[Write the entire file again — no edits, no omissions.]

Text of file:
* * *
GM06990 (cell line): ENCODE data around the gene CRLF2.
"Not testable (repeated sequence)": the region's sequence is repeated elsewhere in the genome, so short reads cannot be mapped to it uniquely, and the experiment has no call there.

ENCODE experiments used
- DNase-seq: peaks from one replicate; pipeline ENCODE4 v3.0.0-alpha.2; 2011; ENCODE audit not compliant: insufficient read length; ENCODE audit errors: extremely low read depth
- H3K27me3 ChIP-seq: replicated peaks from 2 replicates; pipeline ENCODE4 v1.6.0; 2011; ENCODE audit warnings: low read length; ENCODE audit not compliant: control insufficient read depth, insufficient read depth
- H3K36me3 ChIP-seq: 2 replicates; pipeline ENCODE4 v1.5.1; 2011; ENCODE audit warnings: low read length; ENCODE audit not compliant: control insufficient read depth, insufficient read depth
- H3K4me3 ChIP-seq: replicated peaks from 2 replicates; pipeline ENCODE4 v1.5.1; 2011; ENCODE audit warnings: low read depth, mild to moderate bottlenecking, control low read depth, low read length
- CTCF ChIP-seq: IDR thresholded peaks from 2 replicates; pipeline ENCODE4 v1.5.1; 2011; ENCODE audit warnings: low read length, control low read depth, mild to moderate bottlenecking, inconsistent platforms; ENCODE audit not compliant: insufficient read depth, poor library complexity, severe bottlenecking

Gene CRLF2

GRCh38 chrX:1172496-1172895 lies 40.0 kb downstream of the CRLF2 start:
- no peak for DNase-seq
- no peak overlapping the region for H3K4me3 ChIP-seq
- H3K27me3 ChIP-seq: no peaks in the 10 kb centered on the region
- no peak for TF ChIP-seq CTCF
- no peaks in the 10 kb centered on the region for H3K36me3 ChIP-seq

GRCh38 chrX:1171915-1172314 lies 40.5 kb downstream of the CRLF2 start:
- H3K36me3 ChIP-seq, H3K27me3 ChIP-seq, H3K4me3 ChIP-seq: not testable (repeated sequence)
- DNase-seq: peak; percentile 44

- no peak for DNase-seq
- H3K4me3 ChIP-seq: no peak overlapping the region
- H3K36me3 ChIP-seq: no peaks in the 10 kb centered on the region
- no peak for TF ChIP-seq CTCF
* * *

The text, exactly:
GM06990 (cell line): ENCODE data around the gene CRLF2.
"Not testable (repeated sequence)": the region's sequence is repeated elsewhere in the genome, so short reads cannot be mapped to it uniquely, and the experiment has no call there.

ENCODE experiments used
- DNase-seq: peaks from one replicate; pipeline ENCODE4 v3.0.0-alpha.2; 2011; ENCODE audit not compliant: insufficient read length; ENCODE audit errors: extremely low read depth
- H3K27me3 ChIP-seq: replicated peaks from 2 replicates; pipeline ENCODE4 v1.6.0; 2011; ENCODE audit warnings: low read length; ENCODE audit not compliant: control insufficient read depth, insufficient read depth
- H3K36me3 ChIP-seq: 2 replicates; pipeline ENCODE4 v1.5.1; 2011; ENCODE audit warnings: low read length; ENCODE audit not compliant: control insufficient read depth, insufficient read depth
- H3K4me3 ChIP-seq: replicated peaks from 2 replicates; pipeline ENCODE4 v1.5.1; 2011; ENCODE audit warnings: low read depth, mild to moderate bottlenecking, control low read depth, low read length
- CTCF ChIP-seq: IDR thresholded peaks from 2 replicates; pipeline ENCODE4 v1.5.1; 2011; ENCODE audit warnings: low read length, control low read depth, mild to moderate bottlenecking, inconsistent platforms; ENCODE audit not compliant: insufficient read depth, poor library complexity, severe bottlenecking

Gene CRLF2

GRCh38 chrX:1172496-1172895 lies 40.0 kb downstream of the CRLF2 start:
- no peak for DNase-seq
- no peak overlapping the region for H3K4me3 ChIP-seq
- H3K27me3 ChIP-seq: no peaks in the 10 kb centered on the region
- no peak for TF ChIP-seq CTCF
- no peaks in the 10 kb centered on the region for H3K36me3 ChIP-seq

GRCh38 chrX:1171915-1172314 lies 40.5 kb downstream of the CRLF2 start:
- H3K36me3 ChIP-seq, H3K27me3 ChIP-seq, H3K4me3 ChIP-seq: not testable (repeated sequence)
- DNase-seq: peak; percentile 44

- no peak for DNase-seq
- H3K4me3 ChIP-seq: no peak overlapping the region
- H3K36me3 ChIP-seq: no peaks in the 10 kb centered on the region
- no peak for TF ChIP-seq CTCF